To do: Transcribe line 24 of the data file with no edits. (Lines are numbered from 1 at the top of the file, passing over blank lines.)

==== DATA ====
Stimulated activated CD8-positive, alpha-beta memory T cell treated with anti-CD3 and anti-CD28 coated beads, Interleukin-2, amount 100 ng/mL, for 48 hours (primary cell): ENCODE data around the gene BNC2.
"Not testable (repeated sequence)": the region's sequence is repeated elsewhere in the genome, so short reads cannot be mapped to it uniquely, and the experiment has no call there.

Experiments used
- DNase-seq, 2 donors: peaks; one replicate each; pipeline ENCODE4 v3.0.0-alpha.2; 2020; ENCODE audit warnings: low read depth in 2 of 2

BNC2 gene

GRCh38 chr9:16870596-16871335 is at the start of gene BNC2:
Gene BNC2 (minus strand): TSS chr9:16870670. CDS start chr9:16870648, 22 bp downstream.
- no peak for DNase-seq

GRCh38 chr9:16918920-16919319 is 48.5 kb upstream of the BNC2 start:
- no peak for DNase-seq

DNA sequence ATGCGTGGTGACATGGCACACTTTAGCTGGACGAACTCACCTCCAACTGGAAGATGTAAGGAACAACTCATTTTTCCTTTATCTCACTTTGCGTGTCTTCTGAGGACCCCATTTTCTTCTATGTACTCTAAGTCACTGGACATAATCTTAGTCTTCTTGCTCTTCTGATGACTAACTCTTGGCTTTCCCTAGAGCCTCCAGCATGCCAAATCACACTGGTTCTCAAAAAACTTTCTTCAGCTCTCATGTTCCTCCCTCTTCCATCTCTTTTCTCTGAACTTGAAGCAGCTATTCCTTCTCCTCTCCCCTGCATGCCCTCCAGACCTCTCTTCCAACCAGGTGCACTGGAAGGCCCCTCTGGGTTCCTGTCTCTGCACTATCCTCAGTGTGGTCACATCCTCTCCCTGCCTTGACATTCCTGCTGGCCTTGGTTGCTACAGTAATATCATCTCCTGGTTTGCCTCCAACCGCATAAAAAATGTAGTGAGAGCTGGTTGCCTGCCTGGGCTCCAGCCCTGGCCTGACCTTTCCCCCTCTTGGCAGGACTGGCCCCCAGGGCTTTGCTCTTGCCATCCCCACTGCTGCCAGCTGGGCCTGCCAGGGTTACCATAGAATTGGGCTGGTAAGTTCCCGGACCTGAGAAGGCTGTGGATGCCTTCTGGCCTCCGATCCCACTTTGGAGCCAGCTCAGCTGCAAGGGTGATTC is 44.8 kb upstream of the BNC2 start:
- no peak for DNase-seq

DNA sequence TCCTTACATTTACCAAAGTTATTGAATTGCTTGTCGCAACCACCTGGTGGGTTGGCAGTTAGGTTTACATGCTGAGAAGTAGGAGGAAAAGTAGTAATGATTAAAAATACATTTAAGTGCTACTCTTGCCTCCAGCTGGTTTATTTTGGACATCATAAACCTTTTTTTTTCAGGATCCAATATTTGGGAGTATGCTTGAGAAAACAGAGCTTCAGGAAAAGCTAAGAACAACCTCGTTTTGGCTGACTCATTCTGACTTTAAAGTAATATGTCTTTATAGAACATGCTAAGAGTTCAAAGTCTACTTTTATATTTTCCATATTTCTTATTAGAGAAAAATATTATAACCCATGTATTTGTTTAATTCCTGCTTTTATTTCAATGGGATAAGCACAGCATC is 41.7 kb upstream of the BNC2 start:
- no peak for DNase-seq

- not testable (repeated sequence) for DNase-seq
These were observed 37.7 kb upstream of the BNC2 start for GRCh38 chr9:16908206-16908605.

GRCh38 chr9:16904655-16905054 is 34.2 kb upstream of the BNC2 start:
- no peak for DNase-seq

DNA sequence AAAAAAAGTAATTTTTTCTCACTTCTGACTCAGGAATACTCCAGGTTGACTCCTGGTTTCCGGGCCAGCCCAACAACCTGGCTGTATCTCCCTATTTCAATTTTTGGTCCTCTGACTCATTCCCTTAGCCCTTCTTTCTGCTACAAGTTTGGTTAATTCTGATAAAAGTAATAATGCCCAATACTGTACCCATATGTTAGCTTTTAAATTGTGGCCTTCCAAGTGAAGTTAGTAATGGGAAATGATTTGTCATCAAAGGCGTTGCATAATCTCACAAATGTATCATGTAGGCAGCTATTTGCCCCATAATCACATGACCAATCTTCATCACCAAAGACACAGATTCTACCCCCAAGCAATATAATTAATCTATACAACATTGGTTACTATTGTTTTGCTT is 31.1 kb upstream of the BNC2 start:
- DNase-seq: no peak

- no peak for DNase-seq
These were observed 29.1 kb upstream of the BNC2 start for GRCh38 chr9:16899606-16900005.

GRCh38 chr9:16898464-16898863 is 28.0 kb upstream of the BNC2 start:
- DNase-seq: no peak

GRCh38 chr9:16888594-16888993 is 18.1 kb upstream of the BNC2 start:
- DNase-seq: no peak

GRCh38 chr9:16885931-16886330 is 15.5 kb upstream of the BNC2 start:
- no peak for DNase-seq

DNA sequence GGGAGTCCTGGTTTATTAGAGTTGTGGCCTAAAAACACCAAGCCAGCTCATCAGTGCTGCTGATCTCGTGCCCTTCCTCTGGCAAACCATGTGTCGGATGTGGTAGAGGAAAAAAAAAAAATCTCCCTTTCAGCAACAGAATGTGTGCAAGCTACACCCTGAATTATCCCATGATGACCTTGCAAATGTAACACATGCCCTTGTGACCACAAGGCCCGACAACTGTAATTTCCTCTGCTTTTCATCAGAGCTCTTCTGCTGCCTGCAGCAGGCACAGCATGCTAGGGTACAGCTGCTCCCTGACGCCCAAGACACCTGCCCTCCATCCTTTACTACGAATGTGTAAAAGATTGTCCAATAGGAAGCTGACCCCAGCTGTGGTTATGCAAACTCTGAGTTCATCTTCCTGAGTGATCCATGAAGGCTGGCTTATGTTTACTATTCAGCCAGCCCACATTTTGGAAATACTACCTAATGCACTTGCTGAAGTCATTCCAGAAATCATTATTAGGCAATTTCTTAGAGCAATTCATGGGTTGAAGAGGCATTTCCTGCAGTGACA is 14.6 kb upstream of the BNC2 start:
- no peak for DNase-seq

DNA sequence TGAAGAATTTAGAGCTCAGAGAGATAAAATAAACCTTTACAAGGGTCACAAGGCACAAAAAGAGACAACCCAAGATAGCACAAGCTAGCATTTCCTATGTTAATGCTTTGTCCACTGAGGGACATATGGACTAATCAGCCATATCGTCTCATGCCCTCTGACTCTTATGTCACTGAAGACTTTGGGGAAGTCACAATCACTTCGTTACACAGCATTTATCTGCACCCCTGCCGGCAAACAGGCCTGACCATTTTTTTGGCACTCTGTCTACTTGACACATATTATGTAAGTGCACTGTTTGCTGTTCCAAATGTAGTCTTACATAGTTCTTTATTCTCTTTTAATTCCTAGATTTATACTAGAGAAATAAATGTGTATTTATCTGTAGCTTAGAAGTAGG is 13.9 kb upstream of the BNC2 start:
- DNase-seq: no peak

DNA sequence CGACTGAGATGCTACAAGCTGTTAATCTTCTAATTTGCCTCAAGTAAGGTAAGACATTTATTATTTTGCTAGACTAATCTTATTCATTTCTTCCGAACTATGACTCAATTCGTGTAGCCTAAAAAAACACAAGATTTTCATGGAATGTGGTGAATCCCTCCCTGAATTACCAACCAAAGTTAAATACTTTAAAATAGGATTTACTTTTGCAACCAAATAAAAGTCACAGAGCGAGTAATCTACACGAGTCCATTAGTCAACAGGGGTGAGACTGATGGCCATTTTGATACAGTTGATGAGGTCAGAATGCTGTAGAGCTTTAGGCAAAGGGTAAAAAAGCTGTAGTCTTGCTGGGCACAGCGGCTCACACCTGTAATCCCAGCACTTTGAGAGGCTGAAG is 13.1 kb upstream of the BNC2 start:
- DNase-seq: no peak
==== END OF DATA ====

- DNase-seq: no peak